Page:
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News > Latin America

Costa Rica Update: José Figueres Leads Vote in Costa Rica

  • A girl holds a flag as political party supporters celebrate after the closing of polling stations in the presidential elections today, in San Jose, Costa Rica. Feb. 06, 2022.

    A girl holds a flag as political party supporters celebrate after the closing of polling stations in the presidential elections today, in San Jose, Costa Rica. Feb. 06, 2022. | Photo: EFE/ Bienvenido Velasco

Published 6 February 2022

Polling stations have closed in Costa Rica, the Supreme Electoral Tribunal (TSE) indicated that results of the Costa Rican presidential will be annouced as of 8:45 p.m. (local time). José Figueres leads vote in Costa Rica with 30.29% of the vote so far.

On Sunday around 3.5 million Costa Ricans were called to participate in the 2022 general elections. The Supreme Electoral Tribunal (TSE) indicated that results of the Costa Rican presidential will be annouced as of 8:45 p.m. (local time). José Figueres leads vote in Costa Rica with 30.29% of the vote so far.


Costa Rica Welcomes OAS Observers To Partake In Elections

20:45 p.m. TSE Announces Preliminary Results. The Supreme Electoral Tribunal (TSE) informed in a formal session the preliminary results of the Costa Rican presidential elections, they are as follows:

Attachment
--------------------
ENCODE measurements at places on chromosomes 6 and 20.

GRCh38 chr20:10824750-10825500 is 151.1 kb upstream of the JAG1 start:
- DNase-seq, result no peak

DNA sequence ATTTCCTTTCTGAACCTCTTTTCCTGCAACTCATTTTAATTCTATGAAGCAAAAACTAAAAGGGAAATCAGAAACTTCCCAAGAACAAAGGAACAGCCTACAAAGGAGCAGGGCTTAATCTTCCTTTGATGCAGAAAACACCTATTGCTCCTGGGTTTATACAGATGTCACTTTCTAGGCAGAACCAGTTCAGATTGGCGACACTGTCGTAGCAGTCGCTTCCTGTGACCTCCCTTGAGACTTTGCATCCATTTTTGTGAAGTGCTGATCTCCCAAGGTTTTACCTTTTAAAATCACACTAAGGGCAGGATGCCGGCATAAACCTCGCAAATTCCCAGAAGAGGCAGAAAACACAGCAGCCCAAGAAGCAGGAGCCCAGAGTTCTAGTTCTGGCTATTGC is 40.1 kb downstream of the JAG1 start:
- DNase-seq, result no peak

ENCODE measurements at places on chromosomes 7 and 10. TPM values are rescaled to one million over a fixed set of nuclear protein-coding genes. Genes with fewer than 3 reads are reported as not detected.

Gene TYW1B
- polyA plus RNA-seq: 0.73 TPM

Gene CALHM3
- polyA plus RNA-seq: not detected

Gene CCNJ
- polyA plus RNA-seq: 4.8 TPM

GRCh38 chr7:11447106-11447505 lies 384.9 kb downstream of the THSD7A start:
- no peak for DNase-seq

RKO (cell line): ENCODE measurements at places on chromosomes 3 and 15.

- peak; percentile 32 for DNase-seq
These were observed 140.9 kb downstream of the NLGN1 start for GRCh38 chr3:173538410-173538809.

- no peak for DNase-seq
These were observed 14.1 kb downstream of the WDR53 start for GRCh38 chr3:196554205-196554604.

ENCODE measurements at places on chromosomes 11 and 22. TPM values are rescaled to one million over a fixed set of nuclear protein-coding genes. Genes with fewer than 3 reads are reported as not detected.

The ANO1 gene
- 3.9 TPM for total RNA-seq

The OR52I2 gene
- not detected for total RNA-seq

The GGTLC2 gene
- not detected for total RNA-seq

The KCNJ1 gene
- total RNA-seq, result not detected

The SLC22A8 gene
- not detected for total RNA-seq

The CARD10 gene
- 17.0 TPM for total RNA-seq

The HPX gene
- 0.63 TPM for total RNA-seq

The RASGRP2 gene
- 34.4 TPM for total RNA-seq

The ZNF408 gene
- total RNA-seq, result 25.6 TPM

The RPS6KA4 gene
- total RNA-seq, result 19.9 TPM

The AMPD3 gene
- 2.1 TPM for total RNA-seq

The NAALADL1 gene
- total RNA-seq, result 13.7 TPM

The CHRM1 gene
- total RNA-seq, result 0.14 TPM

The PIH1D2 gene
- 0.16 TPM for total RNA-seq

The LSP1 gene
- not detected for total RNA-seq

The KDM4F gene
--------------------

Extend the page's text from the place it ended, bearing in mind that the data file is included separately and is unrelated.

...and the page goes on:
First cut-off:
Tables counted: 923 (13.48%)
Participation 55.04%. 
Abstentionism: 44.96%.

National Liberation Party (PLN): 46,316 votes - 30.29%.

New Republic (PNR): 27,417 votes - 17.93%.

Social Democratic Progress (PSD): 23,785 votes - 15.56%.

Social Christian Unity PUSC: 22,894 votes - 14.97%.

Frente Amplío (FA): 10,113 votes - 6.61%

With 13.48% of polls reporting, José María Figueres Olsen of the Partido Liberación Nacional (PLN) is ahead with a commanding lead of 30.29 percent, followed by Fabricio Alvarado, of the New Republic Party with 17.93 percent.

20:00 p.m. TSE to Announce Results. The Supreme Electoral Tribunal (TSE) indicated that results of the Costa Rican presidential and parliamentary will be annouced as of 8:45 p.m. (local time).

18:00 p.m. Closing of polling stations begins. Polling stations have begun to close in Costa Rica, however, authorities confirm that polling centers will remain open until there are no voters in line. 

16:00 p.m. Electoral Authorities Highlight Fluidity. The electoral authorities of Costa Rica highlighted the fluidity and tranquility that characterized this Sunday, the first half of the electoral day that the country is experiencing, where the presidential and legislative authorities for the period 2022-2026 are being voted for.

"All the activities of the political parties continue their normal course, except for some small incidences of different types, the day passes normally, and we still continue in most of the voting centers with a very important affluence of voters," informed in a press conference the magistrate Eugenia Zamora, president of the Supreme Electoral Tribunal (TSE).